In the last few decades, the flexible exchange rate has become the predominating policy implemented by most countries in the World, except only a few countries who can keep their exchange rates fixed. The predominating position can be attributed mainly to Milton Friedman's strong support. What is less known, nonetheless, is a hidden premise that the flexible exchange rate policy will help fiscal policy in the sense that only governments who do not manage the fiscal policy properly will get 'punished' by exchange rate decreases. But as the US-Japan experience showed , this widely-held assumption is often not realistic. The same experience has been observed in other countries too, i.e. that financial liberalization including flexible exchange rate often became precursor of financial instability . While in the past year, in Indonesia for particular, the exchange rate remains stable, it does not mean that it would be free from troubles in the future. Therefore it is worthwhile to explore some other choices for better exchange rate policy. In the present paper will discuss, albeit in somewhat 'crude' manner, some long-term approaches which have been discussed in the literature, and also not-so conventional approaches which may be suitable for short term purposes. The basic proposition in the present paper is that we argue in favor of returning to fixed (or pegging) exchange rate, but of course it is not realistic to promote this policy for the short-term future. Therefore we explore some unconventional alternatives for short-term. It is our hope that the proposition would be useful to explore further by the economics policy makers.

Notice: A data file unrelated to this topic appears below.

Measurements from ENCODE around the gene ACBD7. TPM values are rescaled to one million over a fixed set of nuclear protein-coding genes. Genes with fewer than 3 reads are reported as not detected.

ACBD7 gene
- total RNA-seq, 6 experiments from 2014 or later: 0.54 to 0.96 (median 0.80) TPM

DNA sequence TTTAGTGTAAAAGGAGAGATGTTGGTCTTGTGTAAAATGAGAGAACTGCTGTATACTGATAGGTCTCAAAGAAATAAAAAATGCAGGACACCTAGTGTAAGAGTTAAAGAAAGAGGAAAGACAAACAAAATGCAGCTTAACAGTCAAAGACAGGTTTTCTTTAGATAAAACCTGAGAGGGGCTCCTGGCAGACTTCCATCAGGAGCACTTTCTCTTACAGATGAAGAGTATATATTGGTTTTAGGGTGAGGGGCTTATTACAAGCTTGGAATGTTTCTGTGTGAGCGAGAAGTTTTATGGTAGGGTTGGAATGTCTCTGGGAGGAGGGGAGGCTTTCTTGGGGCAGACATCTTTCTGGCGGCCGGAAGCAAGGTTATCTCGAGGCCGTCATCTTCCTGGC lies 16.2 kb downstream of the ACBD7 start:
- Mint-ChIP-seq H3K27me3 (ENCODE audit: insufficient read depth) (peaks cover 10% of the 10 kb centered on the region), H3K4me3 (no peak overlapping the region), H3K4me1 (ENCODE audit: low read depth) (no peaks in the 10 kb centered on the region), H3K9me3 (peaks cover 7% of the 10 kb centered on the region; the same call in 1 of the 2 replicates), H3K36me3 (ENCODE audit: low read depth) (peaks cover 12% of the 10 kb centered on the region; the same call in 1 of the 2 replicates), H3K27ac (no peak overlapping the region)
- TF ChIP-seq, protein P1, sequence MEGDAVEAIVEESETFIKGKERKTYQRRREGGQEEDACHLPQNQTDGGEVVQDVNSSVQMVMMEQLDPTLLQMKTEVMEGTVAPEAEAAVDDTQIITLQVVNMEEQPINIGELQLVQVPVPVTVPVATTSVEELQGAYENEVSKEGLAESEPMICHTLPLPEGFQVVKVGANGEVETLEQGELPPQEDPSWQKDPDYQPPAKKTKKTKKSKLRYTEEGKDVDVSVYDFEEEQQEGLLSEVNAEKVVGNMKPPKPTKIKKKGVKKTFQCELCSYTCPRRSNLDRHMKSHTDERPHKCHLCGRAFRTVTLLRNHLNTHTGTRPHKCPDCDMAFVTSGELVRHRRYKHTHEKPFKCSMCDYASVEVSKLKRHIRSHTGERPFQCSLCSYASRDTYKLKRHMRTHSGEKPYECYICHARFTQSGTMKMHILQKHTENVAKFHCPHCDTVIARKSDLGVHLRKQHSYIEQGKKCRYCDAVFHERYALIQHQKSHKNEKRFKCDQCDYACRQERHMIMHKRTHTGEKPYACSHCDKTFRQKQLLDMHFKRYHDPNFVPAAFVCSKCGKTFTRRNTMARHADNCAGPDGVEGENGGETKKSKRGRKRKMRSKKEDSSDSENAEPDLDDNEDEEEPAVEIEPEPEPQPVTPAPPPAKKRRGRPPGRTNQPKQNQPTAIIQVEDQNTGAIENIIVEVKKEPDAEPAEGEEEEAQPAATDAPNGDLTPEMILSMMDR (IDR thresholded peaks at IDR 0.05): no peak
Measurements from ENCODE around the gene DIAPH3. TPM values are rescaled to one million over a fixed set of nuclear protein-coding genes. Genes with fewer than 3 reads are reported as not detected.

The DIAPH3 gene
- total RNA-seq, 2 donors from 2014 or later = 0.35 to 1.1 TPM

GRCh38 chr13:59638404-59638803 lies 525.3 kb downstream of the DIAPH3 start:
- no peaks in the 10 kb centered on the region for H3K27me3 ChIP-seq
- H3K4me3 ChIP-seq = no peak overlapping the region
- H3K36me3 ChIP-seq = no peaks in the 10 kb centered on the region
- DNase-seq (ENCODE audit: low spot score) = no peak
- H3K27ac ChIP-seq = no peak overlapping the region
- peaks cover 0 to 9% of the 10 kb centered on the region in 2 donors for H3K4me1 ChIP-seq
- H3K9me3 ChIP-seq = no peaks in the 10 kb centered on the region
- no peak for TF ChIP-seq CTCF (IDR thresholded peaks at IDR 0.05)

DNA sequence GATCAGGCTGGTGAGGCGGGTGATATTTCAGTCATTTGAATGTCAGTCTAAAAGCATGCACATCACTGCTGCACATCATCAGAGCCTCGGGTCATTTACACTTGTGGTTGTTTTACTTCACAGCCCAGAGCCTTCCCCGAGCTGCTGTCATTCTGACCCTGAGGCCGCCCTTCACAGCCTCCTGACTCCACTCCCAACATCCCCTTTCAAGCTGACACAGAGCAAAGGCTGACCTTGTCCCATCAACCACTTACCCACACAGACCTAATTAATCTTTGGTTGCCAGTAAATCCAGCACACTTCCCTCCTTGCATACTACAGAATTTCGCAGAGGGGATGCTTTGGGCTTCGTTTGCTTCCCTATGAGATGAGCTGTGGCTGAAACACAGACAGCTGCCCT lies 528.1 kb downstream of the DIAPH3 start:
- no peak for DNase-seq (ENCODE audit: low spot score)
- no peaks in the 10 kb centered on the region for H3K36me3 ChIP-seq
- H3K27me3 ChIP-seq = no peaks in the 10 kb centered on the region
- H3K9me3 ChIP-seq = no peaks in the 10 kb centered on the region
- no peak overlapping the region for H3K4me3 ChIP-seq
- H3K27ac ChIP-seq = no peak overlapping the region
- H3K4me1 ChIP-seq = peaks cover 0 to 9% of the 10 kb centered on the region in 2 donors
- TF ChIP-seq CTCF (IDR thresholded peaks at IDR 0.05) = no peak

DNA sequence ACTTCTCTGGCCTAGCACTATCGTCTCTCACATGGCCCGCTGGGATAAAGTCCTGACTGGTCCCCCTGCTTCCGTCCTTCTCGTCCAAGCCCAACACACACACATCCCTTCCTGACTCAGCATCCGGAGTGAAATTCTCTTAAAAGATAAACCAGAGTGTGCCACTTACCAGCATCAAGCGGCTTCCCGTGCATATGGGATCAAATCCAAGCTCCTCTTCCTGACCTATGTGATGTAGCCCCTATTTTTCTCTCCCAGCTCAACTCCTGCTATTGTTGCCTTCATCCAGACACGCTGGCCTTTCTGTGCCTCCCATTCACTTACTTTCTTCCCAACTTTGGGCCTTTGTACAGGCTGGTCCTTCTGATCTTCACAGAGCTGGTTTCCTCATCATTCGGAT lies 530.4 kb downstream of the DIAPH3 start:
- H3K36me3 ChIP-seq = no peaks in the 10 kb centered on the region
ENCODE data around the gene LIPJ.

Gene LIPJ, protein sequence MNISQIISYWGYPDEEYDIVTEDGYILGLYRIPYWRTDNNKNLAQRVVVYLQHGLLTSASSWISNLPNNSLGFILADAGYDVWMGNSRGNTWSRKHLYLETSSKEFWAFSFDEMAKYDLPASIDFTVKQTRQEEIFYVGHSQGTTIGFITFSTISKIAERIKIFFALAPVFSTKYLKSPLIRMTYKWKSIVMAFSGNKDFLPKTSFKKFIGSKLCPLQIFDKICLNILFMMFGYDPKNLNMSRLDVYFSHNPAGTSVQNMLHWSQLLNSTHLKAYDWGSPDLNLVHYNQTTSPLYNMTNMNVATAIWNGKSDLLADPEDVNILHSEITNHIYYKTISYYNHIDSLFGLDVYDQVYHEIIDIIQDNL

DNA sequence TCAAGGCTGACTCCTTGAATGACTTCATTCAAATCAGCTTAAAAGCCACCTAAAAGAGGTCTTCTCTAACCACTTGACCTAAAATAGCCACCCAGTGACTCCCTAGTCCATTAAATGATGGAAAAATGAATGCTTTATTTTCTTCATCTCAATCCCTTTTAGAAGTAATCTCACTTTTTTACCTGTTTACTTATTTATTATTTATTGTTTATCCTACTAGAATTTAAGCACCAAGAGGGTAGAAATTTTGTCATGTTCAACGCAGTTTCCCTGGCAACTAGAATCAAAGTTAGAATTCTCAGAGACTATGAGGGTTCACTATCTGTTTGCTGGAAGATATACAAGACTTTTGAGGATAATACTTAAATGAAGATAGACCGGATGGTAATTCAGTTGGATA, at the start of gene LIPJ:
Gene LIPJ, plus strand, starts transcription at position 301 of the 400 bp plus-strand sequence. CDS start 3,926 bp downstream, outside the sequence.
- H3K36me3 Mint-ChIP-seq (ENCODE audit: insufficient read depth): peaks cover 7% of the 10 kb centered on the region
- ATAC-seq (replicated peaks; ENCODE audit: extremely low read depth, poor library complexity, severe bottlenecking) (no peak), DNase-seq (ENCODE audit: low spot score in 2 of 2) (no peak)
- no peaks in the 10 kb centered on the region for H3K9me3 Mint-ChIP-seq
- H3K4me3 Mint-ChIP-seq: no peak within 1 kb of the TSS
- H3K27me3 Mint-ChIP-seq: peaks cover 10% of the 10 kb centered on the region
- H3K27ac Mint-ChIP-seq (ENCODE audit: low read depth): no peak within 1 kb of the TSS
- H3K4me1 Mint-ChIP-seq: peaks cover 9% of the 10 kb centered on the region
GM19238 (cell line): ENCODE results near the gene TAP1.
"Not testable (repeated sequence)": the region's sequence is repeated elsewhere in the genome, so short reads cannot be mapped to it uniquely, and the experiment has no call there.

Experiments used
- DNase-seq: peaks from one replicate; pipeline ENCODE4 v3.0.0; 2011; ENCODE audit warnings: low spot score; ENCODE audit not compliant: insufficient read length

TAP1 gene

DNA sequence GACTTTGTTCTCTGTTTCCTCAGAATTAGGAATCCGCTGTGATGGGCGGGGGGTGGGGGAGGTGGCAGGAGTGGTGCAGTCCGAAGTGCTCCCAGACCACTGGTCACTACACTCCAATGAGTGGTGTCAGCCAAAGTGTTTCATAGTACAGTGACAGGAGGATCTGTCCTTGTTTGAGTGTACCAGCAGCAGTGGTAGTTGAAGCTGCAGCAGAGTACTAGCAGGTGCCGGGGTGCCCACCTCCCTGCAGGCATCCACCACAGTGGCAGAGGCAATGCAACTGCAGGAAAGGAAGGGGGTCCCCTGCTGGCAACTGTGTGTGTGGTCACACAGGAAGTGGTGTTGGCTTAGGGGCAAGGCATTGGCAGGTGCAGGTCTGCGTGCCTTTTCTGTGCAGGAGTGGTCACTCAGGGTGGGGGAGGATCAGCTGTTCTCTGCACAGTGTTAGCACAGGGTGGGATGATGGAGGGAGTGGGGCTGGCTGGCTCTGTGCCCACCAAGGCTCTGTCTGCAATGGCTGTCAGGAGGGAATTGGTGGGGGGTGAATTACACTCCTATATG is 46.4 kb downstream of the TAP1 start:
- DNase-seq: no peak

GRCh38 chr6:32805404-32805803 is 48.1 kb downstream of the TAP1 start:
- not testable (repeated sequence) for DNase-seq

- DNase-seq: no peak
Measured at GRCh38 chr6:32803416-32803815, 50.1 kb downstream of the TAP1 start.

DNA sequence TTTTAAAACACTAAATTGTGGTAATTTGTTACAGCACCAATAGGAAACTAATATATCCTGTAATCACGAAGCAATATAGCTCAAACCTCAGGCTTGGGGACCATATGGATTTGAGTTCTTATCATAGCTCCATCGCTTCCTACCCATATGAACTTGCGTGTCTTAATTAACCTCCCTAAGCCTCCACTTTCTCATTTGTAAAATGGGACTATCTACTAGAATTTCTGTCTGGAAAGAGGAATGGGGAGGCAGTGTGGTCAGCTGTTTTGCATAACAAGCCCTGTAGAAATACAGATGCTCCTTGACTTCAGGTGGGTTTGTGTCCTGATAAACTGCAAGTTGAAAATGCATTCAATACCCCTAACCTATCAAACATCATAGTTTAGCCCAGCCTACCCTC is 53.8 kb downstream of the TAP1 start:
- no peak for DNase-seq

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[v1] 8 Mar 2010
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